The celebratory tone of the air strikes is blunted by the concerns of strategic experts, other than the war-drum beating generals of the news room studios. They have questioned whether the strikes achieved anything and whether it was pragmatic to use air power for a target that is purported to have been soft. The peaceniks have questioned the wisdom of the strikes that have imposed the threat of war in South Asian region. Inspired by similar concerns the international powers have found a foothold of space for prodding not only Pakistan but also India to mend their fences and deal with Kashmir.

A phrase post the Balakot air-strikes repeatedly used by prime minister Narendra Modi and his man Friday Amit Shah, “Hamne Dushman ko Ghar mein ghuss kar mara hai” (We have beaten up the Enemy by entering his house), is worrisome. Everything is fair in love and war, it is said. If this were a war declared by one country on another, perhaps the import of these words would be different. The official position on the air strikes is that they were pre-emptive strikes against terror infrastructure, not Pakistan. The explanation being given was that it wasn’t war against Pakistan but against terrorist camps.

Forgetting all this, even if the air strikes and the way they happened were to be argued as potentially wise and successful and that it was singularly aimed against terrorists and not Pakistan, the jarring tone of ‘beating someone after entering their house’ belies such an assurance. There is a huge mismatch between the official claims of using the explanation of ‘defence’ and ‘deterrence’ as opposed to the political slogans of launching an offensive. That lines between Pakistan and terrorists are being obliterated for political expediency through such rhetoric of beating the enemy in his house obviously has a political import.

The political tone of the language goes beyond the elections and resonates with the Hindutva project of converting India into a Hindu Rashtra. Officially and internationally, his government uses another language but as an election campaigner, Narendra Modi is essentially addressing his core constituency. The evident aim is seeking votes on the basis of the machismo of strikes and the appeal of being an ultra-power. All this is done at the cost of appropriating the Indian Air Force, which belongs to the entire country, not one party. The covert ambition is to inject the poison of hatred and divisiveness and inspire more lawlessness than exists. In a country where difference between Muslim, terrorist, Pakistani is blurred and where targeting of Muslims by mobs inspired by Hindutva frenzy has become routine, such messages have the capacity of not only legitimizing what is already happening but of accelerating the spiral of mob violence. In the last five years, the country has shockingly witnessed rise in incidents of mob lynchings and a political cover-up for such heinous crimes. Frenzied mobs have been silencing minorities and dissenters with their fiery words and also through violence. In the last one month, since the Pulwama attacks, the Kashmiri Muslims have become the prime target. Kashmiri students were recently beaten up and attacked in various parts of the country, shunted out of educational institutions solely on suspicion or allegations of the mobs without giving them a fair hearing. Such incidents leave the secular character of the country in tatters and also impede its economic growth and development which is based on the model of inter-dependence. It endangers the country in multiple ways.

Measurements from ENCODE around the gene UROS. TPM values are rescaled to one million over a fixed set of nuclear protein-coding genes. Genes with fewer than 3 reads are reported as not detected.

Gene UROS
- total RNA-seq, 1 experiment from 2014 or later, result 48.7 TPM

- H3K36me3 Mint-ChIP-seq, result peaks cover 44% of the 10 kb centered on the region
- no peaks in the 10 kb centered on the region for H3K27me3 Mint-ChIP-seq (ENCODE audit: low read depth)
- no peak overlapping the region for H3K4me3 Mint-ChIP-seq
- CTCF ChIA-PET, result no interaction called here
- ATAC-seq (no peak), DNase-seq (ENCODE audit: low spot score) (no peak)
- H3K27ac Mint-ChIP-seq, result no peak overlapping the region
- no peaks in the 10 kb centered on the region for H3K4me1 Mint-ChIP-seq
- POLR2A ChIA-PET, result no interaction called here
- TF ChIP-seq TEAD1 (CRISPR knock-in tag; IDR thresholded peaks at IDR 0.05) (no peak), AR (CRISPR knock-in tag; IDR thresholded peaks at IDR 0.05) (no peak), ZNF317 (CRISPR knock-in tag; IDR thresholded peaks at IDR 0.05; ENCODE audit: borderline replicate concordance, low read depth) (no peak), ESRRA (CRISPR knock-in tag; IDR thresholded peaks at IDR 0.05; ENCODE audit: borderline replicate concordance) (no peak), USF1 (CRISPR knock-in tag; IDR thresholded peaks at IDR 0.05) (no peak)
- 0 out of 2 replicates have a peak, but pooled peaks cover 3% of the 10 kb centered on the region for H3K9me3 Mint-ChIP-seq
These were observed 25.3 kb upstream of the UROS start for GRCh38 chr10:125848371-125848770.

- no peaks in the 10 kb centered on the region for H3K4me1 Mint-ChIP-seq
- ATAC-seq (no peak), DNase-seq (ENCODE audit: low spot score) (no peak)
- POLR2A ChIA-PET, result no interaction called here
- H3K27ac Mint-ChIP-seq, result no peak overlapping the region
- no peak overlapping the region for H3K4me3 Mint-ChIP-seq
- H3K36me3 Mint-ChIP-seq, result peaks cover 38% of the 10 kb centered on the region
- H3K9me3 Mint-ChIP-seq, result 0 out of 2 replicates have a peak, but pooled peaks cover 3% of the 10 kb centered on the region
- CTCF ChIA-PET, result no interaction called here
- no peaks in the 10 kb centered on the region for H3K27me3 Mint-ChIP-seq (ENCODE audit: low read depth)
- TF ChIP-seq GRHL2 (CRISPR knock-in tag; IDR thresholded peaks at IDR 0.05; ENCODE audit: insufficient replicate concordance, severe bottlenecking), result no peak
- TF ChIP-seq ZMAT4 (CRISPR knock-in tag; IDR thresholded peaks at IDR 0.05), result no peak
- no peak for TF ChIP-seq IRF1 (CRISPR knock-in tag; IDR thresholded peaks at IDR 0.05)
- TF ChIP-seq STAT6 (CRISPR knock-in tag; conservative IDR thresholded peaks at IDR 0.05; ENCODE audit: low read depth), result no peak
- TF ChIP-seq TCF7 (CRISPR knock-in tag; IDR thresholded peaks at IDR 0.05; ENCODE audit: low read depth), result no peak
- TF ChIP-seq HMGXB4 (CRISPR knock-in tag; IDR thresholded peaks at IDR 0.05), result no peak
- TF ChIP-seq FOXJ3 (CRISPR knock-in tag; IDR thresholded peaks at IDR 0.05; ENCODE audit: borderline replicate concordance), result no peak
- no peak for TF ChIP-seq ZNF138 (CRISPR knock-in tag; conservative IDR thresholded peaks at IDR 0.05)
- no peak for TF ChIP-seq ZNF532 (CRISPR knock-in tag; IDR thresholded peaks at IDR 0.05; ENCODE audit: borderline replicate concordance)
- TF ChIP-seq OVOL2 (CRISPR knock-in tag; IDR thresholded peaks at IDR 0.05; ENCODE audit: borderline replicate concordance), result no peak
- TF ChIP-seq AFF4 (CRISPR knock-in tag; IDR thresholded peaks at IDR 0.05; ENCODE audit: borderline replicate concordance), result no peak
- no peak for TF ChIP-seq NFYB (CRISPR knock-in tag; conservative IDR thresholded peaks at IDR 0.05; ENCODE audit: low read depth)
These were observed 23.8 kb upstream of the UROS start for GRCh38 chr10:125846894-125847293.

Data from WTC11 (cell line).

The prime minister recently spoke about a pilot project. The obvious inference was not just air strikes but this entire landscape of hatred, intolerance and mob-violence in which the most likely victim is the Muslim and Kashmiris have become the tool to perpetuate a narrative of hatred that legitimizes that process of victimisation. The impact of creating such an atmosphere has deeper ramifications. A recent report in The Print revealed that Muslim school children in primary schools were being targeted by the children of majority community with taunts like ‘Osama’, ‘Baghdadi’, ‘Mullah’ and ‘Go to Pakistan’. The communal poison has begun to be injected at an age when children are not even conscious of their religion. Was this the ‘pilot project’ Modi was talking about? To what extent is this going to be enlarged.

The air-strikes were a violation of Pakistan’s sovereign air-space. But when that action becomes a petty vote-bank tool and enters the election campaign rally with the machismo of entering people’s house and beating them, in the back-drop of the blurred public perceptions of Pakistani, terrorist and Muslims, such words play an enabling role in lending greater legitimacy to beat up anyone and spread the existing lawlessness horizontally and vertically. Entering ordinary homes and beating up targets in public perception will start becoming a heroic virtue – an idea endorsed and stamped by none less than a prime minister. The words have been carefully picked up not only for their triumphant appeal but for their dualism that serves a long cherished agenda, the pilot project of which has been witnessed in the last five years.

The choice of words which even B-grade Bollywood film-makers would desist from using are being thrown about as some kind of a symbol of high moral conduct. That the prime minister should resort to use of such a vocabulary is itself strikingly appalling. In any civilized culture, the idea of entering homes to beat up its inmates is unacceptable. It amounts to bullying and would be deemed an unlawful activity. Does it behove the head of a civilized nation to use such a language?